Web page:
01-27-2017 | Andrea Johnson

Kane runs into the living room, yelling  and flailing his arms as I chase him around the house. He makes a sudden turn and smacks right into the hallway wall. He gets up, and continues to run as if nothing had happened. He flashes a bright smile at me, as he yells: “Come chase me, Auntie!”

For the past four years of his life, Kane has been a daredevil. He has spent a lot of time climbing anything that looked possible to scale, and then jumping off anything that he climbed. Yet, he always seemed to come out unscathed. Kane has been indestructible since his time in the womb – always bouncing back from any accident.

My sister has always had her hands full with Kane, but motherhood seemed to come naturally to her. Erica has always been quiet, and mature for her age. It is hard to believe my sister and I are related due to how different we are in personality. She has always stuck to herself, never discussing or sharing too much of her personal life.

But in a small town, it’s hard to keep anything personal. Her pregnancy was shocking, but with time, it turned into excitement and ended up creating the best bundle of joy in our family. A bundle of joy that could have been taken away from us one afternoon in the amount of time it takes to send a text while driving.

“A bundle of joy that could have been taken away from us one afternoon…”

The sports highlights from the previous night play on the television as I lay on the couch in the living room after school. The telephone starts to ring and I consider just letting it go to voicemail. I silently judge myself for being lazy, and walk across the room to the kitchen to answer it. As soon as the phone is pressed against my ear, I can hear crying and hysterics. I hear Erica’s voice.

“Give the phone to mom,” she cries. Her voice shakes as I can hear her hysterical sobs on the other end of the line.

My head begins to spin. My sister doesn’t cry easily. It must be something awful.

“Mom isn’t home. What’s going on, Erica?” I ask. A million scenarios start to run through my head as I try to figure out why she is so upset.

She ignores my question and continues to ask where my mom is. After repeating that mom isn’t home, she finally says it.

“I got hit”.

I immediately freeze. For a second, I could not move, think or breath. The baby. Erica is six months pregnant. My thoughts turn dark, but I attempt to hold my emotions together for my sister’s sake.

“I was driving and I got hit from behind,” she explains through her heavy breathing and sobbing.

“Where are you?” I calmly ask, hoping that my voice doesn’t give away the panic I’m feeling.

“At the end of the driveway.”

I run to the window, trying to see if I can see anything but my house is surrounded by trees. All I can see is the small piece of the highway in the distance. I see my dad in the driveway, and I yell to him to tell him what happened. He starts to run down our gravel road, down the hill and around the corner to the end of our driveway. I want to follow him but he insists that I stay behind at the house. I calm my sister down as much as I can until she has to hang up.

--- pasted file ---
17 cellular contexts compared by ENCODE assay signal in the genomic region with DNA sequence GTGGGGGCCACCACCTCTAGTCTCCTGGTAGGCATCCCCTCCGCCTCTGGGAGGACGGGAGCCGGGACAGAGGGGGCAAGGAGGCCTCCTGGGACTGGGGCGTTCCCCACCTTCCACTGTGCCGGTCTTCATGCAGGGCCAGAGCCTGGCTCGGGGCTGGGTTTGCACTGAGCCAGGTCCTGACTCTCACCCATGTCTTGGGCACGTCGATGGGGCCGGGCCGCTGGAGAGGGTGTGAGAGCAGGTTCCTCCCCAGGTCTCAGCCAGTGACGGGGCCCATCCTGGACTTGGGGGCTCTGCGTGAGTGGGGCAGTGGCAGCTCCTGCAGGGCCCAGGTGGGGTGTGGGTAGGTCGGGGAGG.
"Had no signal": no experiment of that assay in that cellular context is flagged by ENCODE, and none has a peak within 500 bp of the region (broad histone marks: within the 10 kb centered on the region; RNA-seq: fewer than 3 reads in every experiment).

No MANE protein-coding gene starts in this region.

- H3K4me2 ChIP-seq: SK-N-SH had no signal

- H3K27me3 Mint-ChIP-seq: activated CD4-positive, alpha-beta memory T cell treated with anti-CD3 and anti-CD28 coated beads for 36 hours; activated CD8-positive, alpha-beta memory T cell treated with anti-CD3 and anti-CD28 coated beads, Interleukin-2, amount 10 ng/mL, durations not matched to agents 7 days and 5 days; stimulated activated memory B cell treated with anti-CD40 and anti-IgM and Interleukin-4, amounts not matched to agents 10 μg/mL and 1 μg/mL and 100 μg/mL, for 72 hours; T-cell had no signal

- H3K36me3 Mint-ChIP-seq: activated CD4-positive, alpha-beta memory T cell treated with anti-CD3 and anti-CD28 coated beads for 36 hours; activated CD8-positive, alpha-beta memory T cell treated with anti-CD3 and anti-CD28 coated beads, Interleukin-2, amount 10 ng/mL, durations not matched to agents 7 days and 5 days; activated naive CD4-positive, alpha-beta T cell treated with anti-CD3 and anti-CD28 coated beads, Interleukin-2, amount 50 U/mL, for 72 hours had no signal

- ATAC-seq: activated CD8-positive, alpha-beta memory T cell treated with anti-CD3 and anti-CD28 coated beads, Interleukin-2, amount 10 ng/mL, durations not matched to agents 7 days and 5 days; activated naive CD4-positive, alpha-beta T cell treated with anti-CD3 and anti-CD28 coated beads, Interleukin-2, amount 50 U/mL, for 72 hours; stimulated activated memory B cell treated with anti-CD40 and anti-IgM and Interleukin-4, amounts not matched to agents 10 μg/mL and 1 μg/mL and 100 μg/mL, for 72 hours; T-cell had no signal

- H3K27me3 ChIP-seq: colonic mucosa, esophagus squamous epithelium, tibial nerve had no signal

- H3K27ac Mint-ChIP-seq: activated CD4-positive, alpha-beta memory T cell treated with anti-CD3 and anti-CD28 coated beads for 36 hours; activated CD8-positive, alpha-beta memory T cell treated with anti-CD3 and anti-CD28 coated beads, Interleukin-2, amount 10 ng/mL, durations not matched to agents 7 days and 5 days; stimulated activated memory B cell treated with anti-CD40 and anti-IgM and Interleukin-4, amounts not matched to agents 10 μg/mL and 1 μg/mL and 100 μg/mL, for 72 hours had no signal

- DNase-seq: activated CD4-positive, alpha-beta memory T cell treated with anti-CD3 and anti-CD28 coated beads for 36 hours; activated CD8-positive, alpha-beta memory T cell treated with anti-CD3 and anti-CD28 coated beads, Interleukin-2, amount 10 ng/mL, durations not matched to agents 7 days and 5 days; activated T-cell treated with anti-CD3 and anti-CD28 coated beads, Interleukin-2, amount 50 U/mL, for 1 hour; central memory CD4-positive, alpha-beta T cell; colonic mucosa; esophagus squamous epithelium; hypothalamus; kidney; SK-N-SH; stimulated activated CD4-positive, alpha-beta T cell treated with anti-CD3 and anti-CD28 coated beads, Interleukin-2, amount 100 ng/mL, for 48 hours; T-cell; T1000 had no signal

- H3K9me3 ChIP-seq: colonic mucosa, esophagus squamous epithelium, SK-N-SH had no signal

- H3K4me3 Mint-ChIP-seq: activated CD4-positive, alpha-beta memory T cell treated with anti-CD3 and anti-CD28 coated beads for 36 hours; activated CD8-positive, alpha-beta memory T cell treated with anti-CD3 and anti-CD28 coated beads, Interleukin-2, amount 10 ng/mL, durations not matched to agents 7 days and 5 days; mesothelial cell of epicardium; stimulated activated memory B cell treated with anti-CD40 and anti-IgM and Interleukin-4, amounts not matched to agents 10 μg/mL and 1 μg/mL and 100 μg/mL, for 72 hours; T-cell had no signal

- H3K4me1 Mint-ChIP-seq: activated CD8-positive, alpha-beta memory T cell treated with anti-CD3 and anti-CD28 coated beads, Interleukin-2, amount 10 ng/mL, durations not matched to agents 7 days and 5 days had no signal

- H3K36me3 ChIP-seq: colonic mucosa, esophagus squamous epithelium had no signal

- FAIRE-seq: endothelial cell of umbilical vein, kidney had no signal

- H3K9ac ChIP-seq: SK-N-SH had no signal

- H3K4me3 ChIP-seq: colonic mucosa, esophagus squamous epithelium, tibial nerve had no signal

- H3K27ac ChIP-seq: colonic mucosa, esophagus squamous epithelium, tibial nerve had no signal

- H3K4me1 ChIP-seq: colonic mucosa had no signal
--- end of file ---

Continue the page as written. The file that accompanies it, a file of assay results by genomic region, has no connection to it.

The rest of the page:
img_0088As I put the phone down, I stare out the window to look for any kind of clue or hint that would give me an update. My view of the accident is covered by full, green pine trees. All I have is my imagination to picture what is going on at the end of the driveway.

I picture my sister’s green Dodge Neon car, hood first in the ditch. I hear sirens as I picture the ambulances and police cruisers arrive with their lights flashing. I picture my dad holding my sister’s hand as she lay on a stretcher. I can’t bear to think about the health of the baby.

I could have been standing there for minutes, but it felt like hours had passed. Finally, I see my dad running back towards the house. I feel as though my feet are cemented to the floor, as I continue to look through the window when my dad enters through the side door. I feel numb as I hear him say that she will be okay. My heart sinks when he says that they need to check on the baby at the hospital.

So many questions continue to run through my head. What caused the accident? When will she be home? What can I do to help? But I know the answer to the last question. There’s nothing I can do, but wait. I look out the window as I hear the sirens grow quiet until there is no sound at all. I stare out through the trees as I wait for my sister to come home.

I chase Kane down the hallway. He dashes into his room and giggles as he hears me approaching. I run in and jump on his bed, scooping him into my arms. He continues to laugh uncontrollably as I hold him close. It makes it hard to wonder how different life could have been because of the urge to text while driving.

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